EU Year of Development 2015:

(Caption: Manganese Nodule deposit. Photo courtesy of Ifremer/Nautil, Nodinaut (2004)





Participants of the 2nd Geoscience Steering Group Committee in Nadi

16 April 2015
Nadi, Fiji- To overcome common challenges in maintaining and developing new skills in core geological functions, representatives of 18 Pacific Community members have been meeting in Fiji this week.

Convened by the Pacific Community (SPC), a three-day meeting of thePacific regional Geoscience Steering Group ends in Nadi today.

Geological data and expertise serve important roles such as generating wealth and employment, extending energy opportunities for rural populations, reducing dependence on imported oil, and addressing key issues such as environment, infrastructure development, transport, risk and geohazard assessment, urbanisation and quality of life.

Built up over many years, there is significant capability in several Pacific Island countries in terms of trained expertise and data such as geological maps, databases, reports, studies, and rock, mineral and fossil collections.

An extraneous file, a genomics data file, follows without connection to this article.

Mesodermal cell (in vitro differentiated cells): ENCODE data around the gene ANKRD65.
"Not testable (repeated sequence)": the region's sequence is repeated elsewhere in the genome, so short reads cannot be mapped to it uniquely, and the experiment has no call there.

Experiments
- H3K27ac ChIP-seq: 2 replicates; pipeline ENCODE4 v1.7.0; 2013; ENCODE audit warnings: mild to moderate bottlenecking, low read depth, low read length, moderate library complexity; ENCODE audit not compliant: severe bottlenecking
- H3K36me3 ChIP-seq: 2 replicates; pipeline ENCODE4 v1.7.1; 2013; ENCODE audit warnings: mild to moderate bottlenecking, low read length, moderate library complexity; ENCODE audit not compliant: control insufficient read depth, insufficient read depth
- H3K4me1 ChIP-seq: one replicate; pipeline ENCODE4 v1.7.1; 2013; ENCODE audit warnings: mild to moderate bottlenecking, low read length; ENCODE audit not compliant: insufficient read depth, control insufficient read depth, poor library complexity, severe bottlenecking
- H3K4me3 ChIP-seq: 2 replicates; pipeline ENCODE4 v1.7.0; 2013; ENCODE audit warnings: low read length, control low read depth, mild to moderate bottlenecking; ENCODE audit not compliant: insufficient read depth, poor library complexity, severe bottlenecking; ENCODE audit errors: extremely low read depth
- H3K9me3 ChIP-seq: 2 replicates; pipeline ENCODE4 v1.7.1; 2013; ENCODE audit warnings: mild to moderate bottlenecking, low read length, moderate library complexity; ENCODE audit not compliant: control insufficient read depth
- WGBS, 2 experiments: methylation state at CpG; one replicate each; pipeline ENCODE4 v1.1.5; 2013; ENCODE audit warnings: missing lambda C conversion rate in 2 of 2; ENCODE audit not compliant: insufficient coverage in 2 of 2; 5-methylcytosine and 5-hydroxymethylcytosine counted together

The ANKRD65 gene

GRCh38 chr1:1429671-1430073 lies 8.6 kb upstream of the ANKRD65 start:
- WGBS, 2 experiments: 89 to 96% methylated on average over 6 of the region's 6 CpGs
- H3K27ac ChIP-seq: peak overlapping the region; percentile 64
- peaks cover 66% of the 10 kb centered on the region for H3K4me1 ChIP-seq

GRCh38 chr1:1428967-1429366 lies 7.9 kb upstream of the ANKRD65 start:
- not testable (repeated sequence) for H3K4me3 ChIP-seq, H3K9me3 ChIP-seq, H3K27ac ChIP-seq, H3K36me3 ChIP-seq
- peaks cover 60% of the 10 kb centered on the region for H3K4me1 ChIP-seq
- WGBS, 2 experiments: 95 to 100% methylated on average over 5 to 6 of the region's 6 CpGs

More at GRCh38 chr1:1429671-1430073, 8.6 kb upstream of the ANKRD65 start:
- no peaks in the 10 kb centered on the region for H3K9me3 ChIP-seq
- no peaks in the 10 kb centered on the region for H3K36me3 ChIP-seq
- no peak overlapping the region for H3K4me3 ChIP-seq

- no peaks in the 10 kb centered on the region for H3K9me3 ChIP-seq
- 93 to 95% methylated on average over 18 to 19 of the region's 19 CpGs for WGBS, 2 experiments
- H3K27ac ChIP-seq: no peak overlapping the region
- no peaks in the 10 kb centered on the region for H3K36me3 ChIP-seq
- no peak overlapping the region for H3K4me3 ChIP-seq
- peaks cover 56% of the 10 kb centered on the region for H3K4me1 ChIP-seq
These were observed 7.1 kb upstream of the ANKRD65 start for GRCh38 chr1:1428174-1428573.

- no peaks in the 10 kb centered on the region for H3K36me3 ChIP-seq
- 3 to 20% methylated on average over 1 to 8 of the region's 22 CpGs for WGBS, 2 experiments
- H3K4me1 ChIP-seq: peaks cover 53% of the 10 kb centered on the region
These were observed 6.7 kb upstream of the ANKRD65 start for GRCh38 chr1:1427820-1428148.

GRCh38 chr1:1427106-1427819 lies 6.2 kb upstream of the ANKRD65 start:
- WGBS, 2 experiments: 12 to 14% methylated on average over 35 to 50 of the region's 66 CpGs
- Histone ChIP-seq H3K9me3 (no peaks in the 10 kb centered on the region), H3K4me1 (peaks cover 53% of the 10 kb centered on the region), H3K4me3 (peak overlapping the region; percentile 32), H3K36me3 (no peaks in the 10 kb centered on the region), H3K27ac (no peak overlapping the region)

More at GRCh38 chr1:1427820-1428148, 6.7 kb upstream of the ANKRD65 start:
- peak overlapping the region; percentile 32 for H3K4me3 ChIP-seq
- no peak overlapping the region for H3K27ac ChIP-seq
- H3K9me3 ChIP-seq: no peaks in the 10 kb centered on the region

However, the Geoscience Steering Group is concerned that loss of national geoscience capabilities within the Pacific region could lead to reliance on external expertise.

Furthermore, this lack of capacity could deny Pacific Island Countries and Territories (PICTs) with sound expert geological advice that decision makers should be getting for informed decision making.

The Steering Group wants to raise the profile of applied geoscience as a key tool for sustainable development, and awareness of the contribution of geoscience to development across the Pacific region.